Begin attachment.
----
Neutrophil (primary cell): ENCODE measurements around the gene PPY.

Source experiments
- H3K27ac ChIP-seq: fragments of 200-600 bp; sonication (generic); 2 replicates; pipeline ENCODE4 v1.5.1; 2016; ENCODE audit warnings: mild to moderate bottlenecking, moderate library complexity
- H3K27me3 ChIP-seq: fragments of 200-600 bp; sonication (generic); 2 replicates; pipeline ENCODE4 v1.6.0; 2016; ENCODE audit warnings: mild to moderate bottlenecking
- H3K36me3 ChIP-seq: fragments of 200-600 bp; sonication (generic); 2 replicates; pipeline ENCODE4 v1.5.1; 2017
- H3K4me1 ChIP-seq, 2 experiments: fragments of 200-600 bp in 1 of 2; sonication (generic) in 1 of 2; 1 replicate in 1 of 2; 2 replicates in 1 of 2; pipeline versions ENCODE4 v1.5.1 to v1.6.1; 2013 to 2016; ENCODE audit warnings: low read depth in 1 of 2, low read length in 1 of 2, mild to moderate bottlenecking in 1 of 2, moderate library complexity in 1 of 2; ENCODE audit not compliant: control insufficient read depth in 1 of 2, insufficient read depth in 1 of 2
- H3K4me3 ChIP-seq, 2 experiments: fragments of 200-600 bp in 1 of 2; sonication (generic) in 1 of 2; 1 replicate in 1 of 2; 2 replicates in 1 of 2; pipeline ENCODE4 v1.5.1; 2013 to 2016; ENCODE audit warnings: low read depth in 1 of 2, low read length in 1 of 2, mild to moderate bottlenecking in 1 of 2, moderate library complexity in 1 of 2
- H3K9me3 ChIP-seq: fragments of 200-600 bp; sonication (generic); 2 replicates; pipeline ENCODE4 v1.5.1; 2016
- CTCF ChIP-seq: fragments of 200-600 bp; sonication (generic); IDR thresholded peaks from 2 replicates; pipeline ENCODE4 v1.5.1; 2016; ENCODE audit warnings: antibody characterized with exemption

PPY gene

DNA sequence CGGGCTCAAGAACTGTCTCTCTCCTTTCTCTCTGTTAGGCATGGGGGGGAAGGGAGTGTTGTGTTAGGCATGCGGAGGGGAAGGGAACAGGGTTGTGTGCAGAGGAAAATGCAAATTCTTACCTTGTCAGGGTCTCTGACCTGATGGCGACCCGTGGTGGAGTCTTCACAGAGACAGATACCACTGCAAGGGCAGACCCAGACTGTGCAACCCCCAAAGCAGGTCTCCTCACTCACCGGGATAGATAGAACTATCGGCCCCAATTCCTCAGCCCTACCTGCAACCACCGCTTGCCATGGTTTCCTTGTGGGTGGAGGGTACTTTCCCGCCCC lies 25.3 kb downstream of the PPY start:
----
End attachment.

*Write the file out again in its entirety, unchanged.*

Neutrophil (primary cell): ENCODE measurements around the gene PPY.

Source experiments
- H3K27ac ChIP-seq: fragments of 200-600 bp; sonication (generic); 2 replicates; pipeline ENCODE4 v1.5.1; 2016; ENCODE audit warnings: mild to moderate bottlenecking, moderate library complexity
- H3K27me3 ChIP-seq: fragments of 200-600 bp; sonication (generic); 2 replicates; pipeline ENCODE4 v1.6.0; 2016; ENCODE audit warnings: mild to moderate bottlenecking
- H3K36me3 ChIP-seq: fragments of 200-600 bp; sonication (generic); 2 replicates; pipeline ENCODE4 v1.5.1; 2017
- H3K4me1 ChIP-seq, 2 experiments: fragments of 200-600 bp in 1 of 2; sonication (generic) in 1 of 2; 1 replicate in 1 of 2; 2 replicates in 1 of 2; pipeline versions ENCODE4 v1.5.1 to v1.6.1; 2013 to 2016; ENCODE audit warnings: low read depth in 1 of 2, low read length in 1 of 2, mild to moderate bottlenecking in 1 of 2, moderate library complexity in 1 of 2; ENCODE audit not compliant: control insufficient read depth in 1 of 2, insufficient read depth in 1 of 2
- H3K4me3 ChIP-seq, 2 experiments: fragments of 200-600 bp in 1 of 2; sonication (generic) in 1 of 2; 1 replicate in 1 of 2; 2 replicates in 1 of 2; pipeline ENCODE4 v1.5.1; 2013 to 2016; ENCODE audit warnings: low read depth in 1 of 2, low read length in 1 of 2, mild to moderate bottlenecking in 1 of 2, moderate library complexity in 1 of 2
- H3K9me3 ChIP-seq: fragments of 200-600 bp; sonication (generic); 2 replicates; pipeline ENCODE4 v1.5.1; 2016
- CTCF ChIP-seq: fragments of 200-600 bp; sonication (generic); IDR thresholded peaks from 2 replicates; pipeline ENCODE4 v1.5.1; 2016; ENCODE audit warnings: antibody characterized with exemption

PPY gene

DNA sequence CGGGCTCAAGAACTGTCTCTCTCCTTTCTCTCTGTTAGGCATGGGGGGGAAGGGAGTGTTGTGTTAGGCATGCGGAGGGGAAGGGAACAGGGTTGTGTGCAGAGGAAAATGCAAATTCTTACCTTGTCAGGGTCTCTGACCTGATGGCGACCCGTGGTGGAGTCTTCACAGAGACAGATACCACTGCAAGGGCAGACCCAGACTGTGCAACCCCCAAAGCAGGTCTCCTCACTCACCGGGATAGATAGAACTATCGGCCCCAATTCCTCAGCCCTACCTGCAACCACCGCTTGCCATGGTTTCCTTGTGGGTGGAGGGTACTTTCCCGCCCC lies 25.3 kb downstream of the PPY start: